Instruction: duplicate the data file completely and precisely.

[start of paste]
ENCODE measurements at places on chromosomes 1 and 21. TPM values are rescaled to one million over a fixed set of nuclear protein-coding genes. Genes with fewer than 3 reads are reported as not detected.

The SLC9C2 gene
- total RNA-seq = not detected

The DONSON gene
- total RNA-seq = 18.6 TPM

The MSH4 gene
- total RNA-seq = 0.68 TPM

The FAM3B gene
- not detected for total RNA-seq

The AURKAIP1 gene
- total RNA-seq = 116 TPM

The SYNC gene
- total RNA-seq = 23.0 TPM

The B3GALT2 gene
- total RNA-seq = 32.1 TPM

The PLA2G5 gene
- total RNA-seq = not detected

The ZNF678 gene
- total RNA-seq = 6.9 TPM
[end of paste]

ENCODE measurements at places on chromosomes 1 and 21. TPM values are rescaled to one million over a fixed set of nuclear protein-coding genes. Genes with fewer than 3 reads are reported as not detected.

The SLC9C2 gene
- total RNA-seq = not detected

The DONSON gene
- total RNA-seq = 18.6 TPM

The MSH4 gene
- total RNA-seq = 0.68 TPM

The FAM3B gene
- not detected for total RNA-seq

The AURKAIP1 gene
- total RNA-seq = 116 TPM

The SYNC gene
- total RNA-seq = 23.0 TPM

The B3GALT2 gene
- total RNA-seq = 32.1 TPM

The PLA2G5 gene
- total RNA-seq = not detected

The ZNF678 gene
- total RNA-seq = 6.9 TPM